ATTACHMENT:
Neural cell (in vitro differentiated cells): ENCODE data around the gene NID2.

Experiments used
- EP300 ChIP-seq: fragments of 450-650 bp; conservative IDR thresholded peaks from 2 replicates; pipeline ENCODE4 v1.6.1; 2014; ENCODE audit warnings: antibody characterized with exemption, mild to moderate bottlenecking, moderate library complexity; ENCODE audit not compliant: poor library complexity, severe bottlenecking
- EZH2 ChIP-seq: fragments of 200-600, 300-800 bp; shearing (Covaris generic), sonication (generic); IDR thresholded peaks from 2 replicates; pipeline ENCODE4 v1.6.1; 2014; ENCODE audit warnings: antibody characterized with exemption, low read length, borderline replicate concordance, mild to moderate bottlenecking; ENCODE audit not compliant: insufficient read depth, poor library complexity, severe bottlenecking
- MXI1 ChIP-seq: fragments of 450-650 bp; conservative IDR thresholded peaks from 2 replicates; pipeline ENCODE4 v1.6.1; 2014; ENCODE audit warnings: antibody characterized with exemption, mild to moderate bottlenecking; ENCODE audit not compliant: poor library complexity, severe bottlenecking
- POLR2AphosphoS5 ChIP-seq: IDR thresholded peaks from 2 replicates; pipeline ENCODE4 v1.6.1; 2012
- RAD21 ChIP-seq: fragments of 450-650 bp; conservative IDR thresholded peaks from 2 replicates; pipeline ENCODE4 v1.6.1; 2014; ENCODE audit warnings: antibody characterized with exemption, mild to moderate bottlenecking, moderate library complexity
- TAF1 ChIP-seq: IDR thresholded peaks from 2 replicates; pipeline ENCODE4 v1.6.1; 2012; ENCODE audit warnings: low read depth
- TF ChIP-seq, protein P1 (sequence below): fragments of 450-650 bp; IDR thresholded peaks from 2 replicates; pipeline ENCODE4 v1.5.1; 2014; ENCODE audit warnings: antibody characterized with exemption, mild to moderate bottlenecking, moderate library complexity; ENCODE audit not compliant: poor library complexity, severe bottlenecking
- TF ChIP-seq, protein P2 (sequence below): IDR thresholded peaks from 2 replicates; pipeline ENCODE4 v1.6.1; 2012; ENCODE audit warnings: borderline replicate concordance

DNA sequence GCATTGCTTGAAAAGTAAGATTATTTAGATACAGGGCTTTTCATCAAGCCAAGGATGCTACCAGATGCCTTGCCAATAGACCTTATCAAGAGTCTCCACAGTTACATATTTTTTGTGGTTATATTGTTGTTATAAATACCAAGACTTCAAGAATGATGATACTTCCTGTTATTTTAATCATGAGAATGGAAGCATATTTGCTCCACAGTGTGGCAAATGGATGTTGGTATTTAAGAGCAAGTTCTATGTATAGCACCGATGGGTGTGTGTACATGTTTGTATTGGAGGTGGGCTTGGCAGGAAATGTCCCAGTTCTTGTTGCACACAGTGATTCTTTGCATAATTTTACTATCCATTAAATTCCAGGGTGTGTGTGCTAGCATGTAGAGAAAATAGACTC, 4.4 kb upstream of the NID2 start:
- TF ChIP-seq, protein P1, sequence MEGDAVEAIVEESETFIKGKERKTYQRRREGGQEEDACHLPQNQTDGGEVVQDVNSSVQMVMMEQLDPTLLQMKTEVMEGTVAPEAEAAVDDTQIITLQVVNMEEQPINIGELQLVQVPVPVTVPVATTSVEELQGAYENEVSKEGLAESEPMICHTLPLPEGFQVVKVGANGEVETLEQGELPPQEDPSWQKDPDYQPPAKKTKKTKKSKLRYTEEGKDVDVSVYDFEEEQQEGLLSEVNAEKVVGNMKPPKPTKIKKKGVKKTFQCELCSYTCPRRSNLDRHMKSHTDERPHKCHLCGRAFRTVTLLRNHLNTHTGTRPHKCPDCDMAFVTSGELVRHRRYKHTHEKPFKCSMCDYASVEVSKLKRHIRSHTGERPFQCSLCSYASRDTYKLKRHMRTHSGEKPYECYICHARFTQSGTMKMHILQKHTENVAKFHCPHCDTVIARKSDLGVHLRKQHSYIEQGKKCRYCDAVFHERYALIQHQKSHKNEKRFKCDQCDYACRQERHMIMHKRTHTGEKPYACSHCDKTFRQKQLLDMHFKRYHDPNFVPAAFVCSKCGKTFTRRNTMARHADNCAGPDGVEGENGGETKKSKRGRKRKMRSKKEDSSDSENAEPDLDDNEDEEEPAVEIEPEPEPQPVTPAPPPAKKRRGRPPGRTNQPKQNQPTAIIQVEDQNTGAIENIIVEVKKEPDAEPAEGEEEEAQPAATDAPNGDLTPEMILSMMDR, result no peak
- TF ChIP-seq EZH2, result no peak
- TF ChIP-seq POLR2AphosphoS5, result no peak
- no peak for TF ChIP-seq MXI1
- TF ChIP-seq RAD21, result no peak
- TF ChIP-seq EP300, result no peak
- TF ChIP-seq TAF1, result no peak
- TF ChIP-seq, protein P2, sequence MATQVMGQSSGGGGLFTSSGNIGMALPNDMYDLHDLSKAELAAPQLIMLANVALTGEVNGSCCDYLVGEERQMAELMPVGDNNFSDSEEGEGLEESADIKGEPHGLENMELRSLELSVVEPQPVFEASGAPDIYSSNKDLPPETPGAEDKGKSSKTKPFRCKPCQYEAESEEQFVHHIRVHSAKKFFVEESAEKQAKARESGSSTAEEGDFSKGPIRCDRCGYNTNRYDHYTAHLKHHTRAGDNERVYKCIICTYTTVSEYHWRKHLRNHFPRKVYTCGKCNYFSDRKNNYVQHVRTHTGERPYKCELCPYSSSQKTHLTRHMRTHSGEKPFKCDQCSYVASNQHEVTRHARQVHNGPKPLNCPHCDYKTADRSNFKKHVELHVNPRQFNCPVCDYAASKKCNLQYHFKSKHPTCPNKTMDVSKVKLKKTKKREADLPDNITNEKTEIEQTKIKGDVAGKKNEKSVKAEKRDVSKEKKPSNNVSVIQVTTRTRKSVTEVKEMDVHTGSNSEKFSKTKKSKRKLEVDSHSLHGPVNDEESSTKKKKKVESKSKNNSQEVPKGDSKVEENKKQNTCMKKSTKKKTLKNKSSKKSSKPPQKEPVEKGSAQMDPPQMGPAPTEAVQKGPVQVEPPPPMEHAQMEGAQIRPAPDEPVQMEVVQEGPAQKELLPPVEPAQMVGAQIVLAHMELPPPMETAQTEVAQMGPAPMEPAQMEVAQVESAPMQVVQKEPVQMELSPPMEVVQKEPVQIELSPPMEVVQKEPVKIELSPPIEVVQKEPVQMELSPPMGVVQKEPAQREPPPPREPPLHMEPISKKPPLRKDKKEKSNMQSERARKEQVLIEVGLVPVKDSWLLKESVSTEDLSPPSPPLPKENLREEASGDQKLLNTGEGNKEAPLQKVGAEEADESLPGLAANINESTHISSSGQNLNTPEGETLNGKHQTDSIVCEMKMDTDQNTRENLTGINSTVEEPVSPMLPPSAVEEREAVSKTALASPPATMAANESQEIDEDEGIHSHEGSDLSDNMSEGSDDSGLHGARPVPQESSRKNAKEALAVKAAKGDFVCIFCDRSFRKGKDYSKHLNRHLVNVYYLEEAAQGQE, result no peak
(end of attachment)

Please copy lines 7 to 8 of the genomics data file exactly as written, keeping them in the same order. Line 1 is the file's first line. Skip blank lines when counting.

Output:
- RAD21 ChIP-seq: fragments of 450-650 bp; conservative IDR thresholded peaks from 2 replicates; pipeline ENCODE4 v1.6.1; 2014; ENCODE audit warnings: antibody characterized with exemption, mild to moderate bottlenecking, moderate library complexity
- TAF1 ChIP-seq: IDR thresholded peaks from 2 replicates; pipeline ENCODE4 v1.6.1; 2012; ENCODE audit warnings: low read depth